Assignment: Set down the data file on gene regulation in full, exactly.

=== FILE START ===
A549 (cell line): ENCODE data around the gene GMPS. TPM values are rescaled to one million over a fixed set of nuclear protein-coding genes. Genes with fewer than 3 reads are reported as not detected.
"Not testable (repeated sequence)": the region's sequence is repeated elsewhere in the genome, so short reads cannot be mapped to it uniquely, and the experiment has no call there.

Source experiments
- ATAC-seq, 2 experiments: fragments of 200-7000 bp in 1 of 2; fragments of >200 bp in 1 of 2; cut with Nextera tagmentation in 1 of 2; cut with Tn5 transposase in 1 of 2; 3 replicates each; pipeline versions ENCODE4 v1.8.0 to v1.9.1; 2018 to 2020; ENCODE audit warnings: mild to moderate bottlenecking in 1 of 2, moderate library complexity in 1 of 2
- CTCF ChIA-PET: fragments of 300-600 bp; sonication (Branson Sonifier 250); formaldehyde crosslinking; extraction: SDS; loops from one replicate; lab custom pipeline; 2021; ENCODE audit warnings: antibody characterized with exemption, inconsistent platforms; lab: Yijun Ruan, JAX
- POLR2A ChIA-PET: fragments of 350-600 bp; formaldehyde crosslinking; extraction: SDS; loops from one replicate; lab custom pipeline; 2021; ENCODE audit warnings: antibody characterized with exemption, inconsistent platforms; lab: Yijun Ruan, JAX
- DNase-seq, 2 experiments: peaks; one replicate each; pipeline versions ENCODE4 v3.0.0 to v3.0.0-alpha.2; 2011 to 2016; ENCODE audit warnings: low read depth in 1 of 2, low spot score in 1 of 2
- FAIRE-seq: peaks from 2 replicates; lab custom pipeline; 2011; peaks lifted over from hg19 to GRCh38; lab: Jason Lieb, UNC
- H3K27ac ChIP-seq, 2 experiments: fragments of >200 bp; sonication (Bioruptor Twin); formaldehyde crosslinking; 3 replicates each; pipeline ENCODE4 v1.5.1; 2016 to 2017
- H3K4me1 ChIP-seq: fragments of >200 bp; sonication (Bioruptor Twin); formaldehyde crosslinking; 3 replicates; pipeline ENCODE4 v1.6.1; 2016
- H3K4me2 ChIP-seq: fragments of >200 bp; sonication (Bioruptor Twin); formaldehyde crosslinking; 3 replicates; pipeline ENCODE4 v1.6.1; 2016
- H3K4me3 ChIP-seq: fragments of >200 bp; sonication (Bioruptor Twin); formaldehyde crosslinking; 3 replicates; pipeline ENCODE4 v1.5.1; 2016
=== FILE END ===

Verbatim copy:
A549 (cell line): ENCODE data around the gene GMPS. TPM values are rescaled to one million over a fixed set of nuclear protein-coding genes. Genes with fewer than 3 reads are reported as not detected.
"Not testable (repeated sequence)": the region's sequence is repeated elsewhere in the genome, so short reads cannot be mapped to it uniquely, and the experiment has no call there.

Source experiments
- ATAC-seq, 2 experiments: fragments of 200-7000 bp in 1 of 2; fragments of >200 bp in 1 of 2; cut with Nextera tagmentation in 1 of 2; cut with Tn5 transposase in 1 of 2; 3 replicates each; pipeline versions ENCODE4 v1.8.0 to v1.9.1; 2018 to 2020; ENCODE audit warnings: mild to moderate bottlenecking in 1 of 2, moderate library complexity in 1 of 2
- CTCF ChIA-PET: fragments of 300-600 bp; sonication (Branson Sonifier 250); formaldehyde crosslinking; extraction: SDS; loops from one replicate; lab custom pipeline; 2021; ENCODE audit warnings: antibody characterized with exemption, inconsistent platforms; lab: Yijun Ruan, JAX
- POLR2A ChIA-PET: fragments of 350-600 bp; formaldehyde crosslinking; extraction: SDS; loops from one replicate; lab custom pipeline; 2021; ENCODE audit warnings: antibody characterized with exemption, inconsistent platforms; lab: Yijun Ruan, JAX
- DNase-seq, 2 experiments: peaks; one replicate each; pipeline versions ENCODE4 v3.0.0 to v3.0.0-alpha.2; 2011 to 2016; ENCODE audit warnings: low read depth in 1 of 2, low spot score in 1 of 2
- FAIRE-seq: peaks from 2 replicates; lab custom pipeline; 2011; peaks lifted over from hg19 to GRCh38; lab: Jason Lieb, UNC
- H3K27ac ChIP-seq, 2 experiments: fragments of >200 bp; sonication (Bioruptor Twin); formaldehyde crosslinking; 3 replicates each; pipeline ENCODE4 v1.5.1; 2016 to 2017
- H3K4me1 ChIP-seq: fragments of >200 bp; sonication (Bioruptor Twin); formaldehyde crosslinking; 3 replicates; pipeline ENCODE4 v1.6.1; 2016
- H3K4me2 ChIP-seq: fragments of >200 bp; sonication (Bioruptor Twin); formaldehyde crosslinking; 3 replicates; pipeline ENCODE4 v1.6.1; 2016
- H3K4me3 ChIP-seq: fragments of >200 bp; sonication (Bioruptor Twin); formaldehyde crosslinking; 3 replicates; pipeline ENCODE4 v1.5.1; 2016